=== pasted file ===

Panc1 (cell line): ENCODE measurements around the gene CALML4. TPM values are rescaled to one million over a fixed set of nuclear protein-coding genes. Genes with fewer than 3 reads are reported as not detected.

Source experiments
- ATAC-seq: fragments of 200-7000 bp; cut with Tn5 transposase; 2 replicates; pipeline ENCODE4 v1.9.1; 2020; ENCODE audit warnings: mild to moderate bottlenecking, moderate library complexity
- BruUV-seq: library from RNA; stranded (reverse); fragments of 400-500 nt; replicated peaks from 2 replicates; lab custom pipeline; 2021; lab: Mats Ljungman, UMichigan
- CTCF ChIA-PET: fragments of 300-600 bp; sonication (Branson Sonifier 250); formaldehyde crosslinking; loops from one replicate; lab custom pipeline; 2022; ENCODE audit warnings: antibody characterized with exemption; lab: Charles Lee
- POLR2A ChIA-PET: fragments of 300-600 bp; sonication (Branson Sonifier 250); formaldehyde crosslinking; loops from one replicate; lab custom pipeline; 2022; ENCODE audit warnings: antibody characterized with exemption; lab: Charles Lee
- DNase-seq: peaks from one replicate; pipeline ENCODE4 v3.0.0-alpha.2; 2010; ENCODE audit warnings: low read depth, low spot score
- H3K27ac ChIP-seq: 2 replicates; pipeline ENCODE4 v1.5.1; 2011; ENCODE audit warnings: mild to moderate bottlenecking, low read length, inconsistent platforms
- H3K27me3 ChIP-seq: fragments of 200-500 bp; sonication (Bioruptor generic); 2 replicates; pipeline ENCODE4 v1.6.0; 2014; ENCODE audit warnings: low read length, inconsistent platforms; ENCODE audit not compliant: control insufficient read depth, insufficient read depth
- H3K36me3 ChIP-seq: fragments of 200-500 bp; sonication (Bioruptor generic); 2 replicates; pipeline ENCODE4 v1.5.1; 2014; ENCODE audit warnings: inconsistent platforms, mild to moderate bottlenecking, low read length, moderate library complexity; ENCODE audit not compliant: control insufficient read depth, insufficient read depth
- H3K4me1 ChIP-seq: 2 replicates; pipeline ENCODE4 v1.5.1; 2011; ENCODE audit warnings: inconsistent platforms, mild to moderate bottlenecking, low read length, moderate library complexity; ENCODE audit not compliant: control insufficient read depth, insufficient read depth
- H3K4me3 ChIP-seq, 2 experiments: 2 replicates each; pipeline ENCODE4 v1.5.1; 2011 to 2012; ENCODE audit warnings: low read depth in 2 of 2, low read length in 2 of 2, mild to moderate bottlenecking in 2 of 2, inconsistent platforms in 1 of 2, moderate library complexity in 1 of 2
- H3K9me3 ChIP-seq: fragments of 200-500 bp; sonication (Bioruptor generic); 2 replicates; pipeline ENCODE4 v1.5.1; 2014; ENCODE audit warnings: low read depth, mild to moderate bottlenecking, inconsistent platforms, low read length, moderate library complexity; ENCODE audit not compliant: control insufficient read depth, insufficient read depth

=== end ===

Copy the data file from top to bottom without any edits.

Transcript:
Panc1 (cell line): ENCODE measurements around the gene CALML4. TPM values are rescaled to one million over a fixed set of nuclear protein-coding genes. Genes with fewer than 3 reads are reported as not detected.

Source experiments
- ATAC-seq: fragments of 200-7000 bp; cut with Tn5 transposase; 2 replicates; pipeline ENCODE4 v1.9.1; 2020; ENCODE audit warnings: mild to moderate bottlenecking, moderate library complexity
- BruUV-seq: library from RNA; stranded (reverse); fragments of 400-500 nt; replicated peaks from 2 replicates; lab custom pipeline; 2021; lab: Mats Ljungman, UMichigan
- CTCF ChIA-PET: fragments of 300-600 bp; sonication (Branson Sonifier 250); formaldehyde crosslinking; loops from one replicate; lab custom pipeline; 2022; ENCODE audit warnings: antibody characterized with exemption; lab: Charles Lee
- POLR2A ChIA-PET: fragments of 300-600 bp; sonication (Branson Sonifier 250); formaldehyde crosslinking; loops from one replicate; lab custom pipeline; 2022; ENCODE audit warnings: antibody characterized with exemption; lab: Charles Lee
- DNase-seq: peaks from one replicate; pipeline ENCODE4 v3.0.0-alpha.2; 2010; ENCODE audit warnings: low read depth, low spot score
- H3K27ac ChIP-seq: 2 replicates; pipeline ENCODE4 v1.5.1; 2011; ENCODE audit warnings: mild to moderate bottlenecking, low read length, inconsistent platforms
- H3K27me3 ChIP-seq: fragments of 200-500 bp; sonication (Bioruptor generic); 2 replicates; pipeline ENCODE4 v1.6.0; 2014; ENCODE audit warnings: low read length, inconsistent platforms; ENCODE audit not compliant: control insufficient read depth, insufficient read depth
- H3K36me3 ChIP-seq: fragments of 200-500 bp; sonication (Bioruptor generic); 2 replicates; pipeline ENCODE4 v1.5.1; 2014; ENCODE audit warnings: inconsistent platforms, mild to moderate bottlenecking, low read length, moderate library complexity; ENCODE audit not compliant: control insufficient read depth, insufficient read depth
- H3K4me1 ChIP-seq: 2 replicates; pipeline ENCODE4 v1.5.1; 2011; ENCODE audit warnings: inconsistent platforms, mild to moderate bottlenecking, low read length, moderate library complexity; ENCODE audit not compliant: control insufficient read depth, insufficient read depth
- H3K4me3 ChIP-seq, 2 experiments: 2 replicates each; pipeline ENCODE4 v1.5.1; 2011 to 2012; ENCODE audit warnings: low read depth in 2 of 2, low read length in 2 of 2, mild to moderate bottlenecking in 2 of 2, inconsistent platforms in 1 of 2, moderate library complexity in 1 of 2
- H3K9me3 ChIP-seq: fragments of 200-500 bp; sonication (Bioruptor generic); 2 replicates; pipeline ENCODE4 v1.5.1; 2014; ENCODE audit warnings: low read depth, mild to moderate bottlenecking, inconsistent platforms, low read length, moderate library complexity; ENCODE audit not compliant: control insufficient read depth, insufficient read depth